Greece and their struggling path

The global economy has experienced slow growth since the U.S. financial crisis of 2007-2008, which has exposed the unsustainable fiscal policies of countries in Europe and around the globe, thinking that the commodity boom and income revenue where permanent. In the other hand Greece, spent heartily for years and failed to undertaken fiscal reform, was one of the first to feel the pinch of weaker growth. When growth slows down then the tax revenues of a country will also slowdown, which makes high budget deficits unsustainable. The result was that the new Prime Minister George Papandreou, in late 2009, was forced to announce that previous governments had failed to reveal the size of the nation’s deficits. In truth, Greece’s debts were so large that they actually exceed the size of the nation’s entire economy, and the country could no longer hide the problem. When Greece couldn’t hide the problem that they are facing with, investors responded by demanding higher yields on Greece’s bonds, which raised the cost of the country’s debt burden and necessitated a series of bailouts by the European Union and European Central Bank (ECB).

The European Union has taken some action to address the situation. The primary course of action has been a series of bailouts for Europe’s troubled economies. In spring, 2010, when the European Union and International Monetary Fund disbursed 110 billion euro’s to Greece. Greece required a second bailout in mid-2011, which was worth about $157 billion. On March 9, 2012, Greece and its creditors agreed to a debt restructuring that set the stage for another round of bailout funds. The name for this program was the Long Term Refinancing Operation, or LTRO. Numerous financial institutions had debt coming due in 2012, causing them to hold on to their reserves rather than extend loans. Slower loan growth, in turn, could weigh on economic growth and make the crisis worse.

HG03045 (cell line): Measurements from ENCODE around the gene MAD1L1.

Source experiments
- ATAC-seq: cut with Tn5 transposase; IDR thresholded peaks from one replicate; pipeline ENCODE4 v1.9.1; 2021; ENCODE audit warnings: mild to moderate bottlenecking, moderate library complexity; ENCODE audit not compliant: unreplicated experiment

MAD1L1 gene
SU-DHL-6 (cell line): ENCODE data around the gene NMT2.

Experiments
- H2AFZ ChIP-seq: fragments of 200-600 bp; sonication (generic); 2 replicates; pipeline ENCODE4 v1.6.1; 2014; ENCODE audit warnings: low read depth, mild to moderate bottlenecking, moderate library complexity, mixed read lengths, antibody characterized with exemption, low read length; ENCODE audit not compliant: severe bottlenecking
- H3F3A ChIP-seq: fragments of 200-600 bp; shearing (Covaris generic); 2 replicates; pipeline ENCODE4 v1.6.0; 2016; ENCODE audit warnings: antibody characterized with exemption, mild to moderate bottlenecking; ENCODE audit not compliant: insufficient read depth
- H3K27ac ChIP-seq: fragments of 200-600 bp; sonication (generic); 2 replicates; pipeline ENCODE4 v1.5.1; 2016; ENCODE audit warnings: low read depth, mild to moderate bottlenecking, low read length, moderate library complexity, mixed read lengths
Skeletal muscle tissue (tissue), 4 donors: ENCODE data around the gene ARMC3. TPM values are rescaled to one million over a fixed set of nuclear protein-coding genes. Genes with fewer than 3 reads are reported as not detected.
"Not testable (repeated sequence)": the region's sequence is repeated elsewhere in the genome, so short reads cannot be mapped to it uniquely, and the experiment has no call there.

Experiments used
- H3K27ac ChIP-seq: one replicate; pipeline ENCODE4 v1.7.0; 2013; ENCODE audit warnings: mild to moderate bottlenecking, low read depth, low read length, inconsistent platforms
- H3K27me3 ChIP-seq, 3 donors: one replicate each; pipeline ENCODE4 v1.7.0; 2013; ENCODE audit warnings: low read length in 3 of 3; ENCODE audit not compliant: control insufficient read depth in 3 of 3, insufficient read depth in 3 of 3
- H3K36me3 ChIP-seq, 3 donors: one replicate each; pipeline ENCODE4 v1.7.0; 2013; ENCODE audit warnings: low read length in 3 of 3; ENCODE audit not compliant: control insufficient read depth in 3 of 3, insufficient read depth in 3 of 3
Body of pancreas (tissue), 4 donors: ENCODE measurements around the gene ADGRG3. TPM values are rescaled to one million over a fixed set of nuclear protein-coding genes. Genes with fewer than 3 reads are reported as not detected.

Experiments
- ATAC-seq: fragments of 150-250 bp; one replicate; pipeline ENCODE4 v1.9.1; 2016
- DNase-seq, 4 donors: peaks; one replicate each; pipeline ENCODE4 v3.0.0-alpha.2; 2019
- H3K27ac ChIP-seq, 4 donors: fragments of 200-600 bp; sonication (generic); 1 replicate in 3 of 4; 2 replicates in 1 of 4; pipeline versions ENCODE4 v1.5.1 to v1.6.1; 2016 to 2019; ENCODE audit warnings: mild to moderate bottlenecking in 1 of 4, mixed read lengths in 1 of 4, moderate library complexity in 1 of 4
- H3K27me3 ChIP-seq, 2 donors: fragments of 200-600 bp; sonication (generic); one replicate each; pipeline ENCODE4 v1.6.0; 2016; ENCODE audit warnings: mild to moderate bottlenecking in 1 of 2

Greece’s irresponsible fiscal behaviour leading up to the Great Recession caused its current problems, not the recession itself. The recession simply made abundantly transparent what insiders knew, but were unwilling to accept. Greece’s fiscal behaviour was unsustainable. Greece is now at a point where it only makes economic sense that they either leave voluntarily or have the European Union expel them. One consequence of a Euro zone departure will be real hardship for the people of Greece. Their short-term expectations of lifestyle and affluence will be significantly reduced. And although the spending power of their money will be dramatically lower than the euros, their competitiveness will dramatically improve as a result of this devaluation. There will be increasing demand for Greek goods and services, particularly in industries like tourism, and gradually they will earn back their affluence.


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